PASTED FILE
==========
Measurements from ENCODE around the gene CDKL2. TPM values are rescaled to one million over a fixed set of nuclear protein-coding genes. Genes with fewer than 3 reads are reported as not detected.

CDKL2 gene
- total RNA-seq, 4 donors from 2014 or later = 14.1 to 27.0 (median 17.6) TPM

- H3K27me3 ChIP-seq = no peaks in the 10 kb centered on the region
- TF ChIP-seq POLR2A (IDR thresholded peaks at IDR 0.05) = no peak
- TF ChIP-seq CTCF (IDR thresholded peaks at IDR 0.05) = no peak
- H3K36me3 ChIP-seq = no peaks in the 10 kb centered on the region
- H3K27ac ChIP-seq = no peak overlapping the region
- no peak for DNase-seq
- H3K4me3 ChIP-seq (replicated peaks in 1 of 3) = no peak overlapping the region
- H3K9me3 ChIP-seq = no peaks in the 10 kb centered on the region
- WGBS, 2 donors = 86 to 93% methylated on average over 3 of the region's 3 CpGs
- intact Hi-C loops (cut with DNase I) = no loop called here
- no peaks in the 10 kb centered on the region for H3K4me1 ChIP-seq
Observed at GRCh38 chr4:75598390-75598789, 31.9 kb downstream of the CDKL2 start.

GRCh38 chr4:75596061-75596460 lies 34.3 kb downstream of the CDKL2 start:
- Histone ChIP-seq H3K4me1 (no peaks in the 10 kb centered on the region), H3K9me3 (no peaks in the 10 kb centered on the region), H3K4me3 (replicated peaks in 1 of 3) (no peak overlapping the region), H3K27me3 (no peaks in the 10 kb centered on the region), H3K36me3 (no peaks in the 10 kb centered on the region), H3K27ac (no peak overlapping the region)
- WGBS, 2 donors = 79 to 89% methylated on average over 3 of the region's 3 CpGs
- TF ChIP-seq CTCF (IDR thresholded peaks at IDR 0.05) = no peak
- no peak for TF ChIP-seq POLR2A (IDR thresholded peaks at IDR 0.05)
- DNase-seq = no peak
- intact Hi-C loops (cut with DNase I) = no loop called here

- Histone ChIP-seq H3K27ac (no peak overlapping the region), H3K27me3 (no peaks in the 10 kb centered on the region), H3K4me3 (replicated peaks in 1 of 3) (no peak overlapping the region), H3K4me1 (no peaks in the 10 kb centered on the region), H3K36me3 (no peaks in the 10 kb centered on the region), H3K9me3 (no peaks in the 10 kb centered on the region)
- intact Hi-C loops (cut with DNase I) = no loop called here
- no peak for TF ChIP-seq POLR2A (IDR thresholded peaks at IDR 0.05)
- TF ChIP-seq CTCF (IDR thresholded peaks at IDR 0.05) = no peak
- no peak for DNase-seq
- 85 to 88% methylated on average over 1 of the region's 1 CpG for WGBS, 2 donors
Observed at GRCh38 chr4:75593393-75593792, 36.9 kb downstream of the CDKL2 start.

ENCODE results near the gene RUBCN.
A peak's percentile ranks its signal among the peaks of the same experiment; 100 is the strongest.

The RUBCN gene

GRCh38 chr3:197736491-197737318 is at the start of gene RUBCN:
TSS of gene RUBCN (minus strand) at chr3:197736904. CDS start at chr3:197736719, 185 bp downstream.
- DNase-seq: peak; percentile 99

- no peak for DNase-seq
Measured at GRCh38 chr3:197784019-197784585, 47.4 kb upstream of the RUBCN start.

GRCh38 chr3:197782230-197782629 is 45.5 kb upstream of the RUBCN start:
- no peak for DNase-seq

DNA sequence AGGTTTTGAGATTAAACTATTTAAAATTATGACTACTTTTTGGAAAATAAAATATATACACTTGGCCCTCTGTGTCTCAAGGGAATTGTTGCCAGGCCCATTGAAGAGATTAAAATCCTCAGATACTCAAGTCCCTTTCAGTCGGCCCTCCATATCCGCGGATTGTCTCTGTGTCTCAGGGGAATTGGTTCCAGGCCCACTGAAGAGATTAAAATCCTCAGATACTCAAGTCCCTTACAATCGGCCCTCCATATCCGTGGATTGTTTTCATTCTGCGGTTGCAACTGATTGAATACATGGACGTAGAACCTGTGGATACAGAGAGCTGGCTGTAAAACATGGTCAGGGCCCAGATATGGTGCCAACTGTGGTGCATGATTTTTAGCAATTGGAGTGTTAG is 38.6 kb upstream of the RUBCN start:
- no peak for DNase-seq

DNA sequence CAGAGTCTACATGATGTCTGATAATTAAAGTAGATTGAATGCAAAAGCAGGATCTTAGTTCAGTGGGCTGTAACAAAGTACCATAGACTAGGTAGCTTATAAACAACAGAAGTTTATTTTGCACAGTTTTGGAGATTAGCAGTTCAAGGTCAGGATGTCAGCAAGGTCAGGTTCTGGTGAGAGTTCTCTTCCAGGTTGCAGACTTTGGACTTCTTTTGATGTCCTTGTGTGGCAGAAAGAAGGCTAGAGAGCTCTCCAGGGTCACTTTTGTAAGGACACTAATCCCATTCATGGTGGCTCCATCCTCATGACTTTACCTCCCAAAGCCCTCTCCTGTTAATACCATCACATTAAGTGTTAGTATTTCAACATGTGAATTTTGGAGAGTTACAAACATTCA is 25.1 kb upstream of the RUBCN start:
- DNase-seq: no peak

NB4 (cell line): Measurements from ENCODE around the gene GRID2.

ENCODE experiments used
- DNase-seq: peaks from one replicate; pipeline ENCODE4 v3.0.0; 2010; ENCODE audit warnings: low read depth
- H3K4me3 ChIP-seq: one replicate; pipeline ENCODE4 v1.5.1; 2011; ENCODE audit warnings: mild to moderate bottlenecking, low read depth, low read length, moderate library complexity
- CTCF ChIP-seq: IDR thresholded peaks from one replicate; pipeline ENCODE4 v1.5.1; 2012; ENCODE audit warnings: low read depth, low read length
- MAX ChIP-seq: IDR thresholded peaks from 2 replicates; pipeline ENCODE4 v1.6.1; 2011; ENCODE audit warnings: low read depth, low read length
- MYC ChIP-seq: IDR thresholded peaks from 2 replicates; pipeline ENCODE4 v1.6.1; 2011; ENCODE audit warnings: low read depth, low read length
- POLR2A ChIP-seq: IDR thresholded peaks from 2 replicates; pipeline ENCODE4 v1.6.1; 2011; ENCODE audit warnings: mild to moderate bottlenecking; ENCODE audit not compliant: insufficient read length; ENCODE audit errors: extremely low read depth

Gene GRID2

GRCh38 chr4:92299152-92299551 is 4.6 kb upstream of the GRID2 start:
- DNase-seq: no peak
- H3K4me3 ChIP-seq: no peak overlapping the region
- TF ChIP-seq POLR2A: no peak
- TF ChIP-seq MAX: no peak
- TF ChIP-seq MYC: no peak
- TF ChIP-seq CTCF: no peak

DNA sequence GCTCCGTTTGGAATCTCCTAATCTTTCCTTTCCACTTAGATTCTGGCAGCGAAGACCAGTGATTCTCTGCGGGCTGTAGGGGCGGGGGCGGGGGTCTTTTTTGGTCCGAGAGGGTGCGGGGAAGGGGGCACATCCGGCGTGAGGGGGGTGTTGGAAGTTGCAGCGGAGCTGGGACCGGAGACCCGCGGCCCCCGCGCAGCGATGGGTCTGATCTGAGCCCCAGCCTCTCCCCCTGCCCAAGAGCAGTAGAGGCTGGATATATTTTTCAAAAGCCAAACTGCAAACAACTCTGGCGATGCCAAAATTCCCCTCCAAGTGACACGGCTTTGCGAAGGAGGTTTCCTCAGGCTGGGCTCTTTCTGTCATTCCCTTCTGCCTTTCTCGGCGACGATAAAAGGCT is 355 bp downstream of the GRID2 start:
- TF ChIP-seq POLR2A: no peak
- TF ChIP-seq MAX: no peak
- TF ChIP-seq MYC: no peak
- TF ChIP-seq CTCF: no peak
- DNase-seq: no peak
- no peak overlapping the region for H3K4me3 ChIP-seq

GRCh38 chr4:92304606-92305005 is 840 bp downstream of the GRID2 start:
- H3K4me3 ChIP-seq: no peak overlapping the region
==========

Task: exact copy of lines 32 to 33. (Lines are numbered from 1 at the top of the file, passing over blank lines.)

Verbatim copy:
The RUBCN gene

GRCh38 chr3:197736491-197737318 is at the start of gene RUBCN: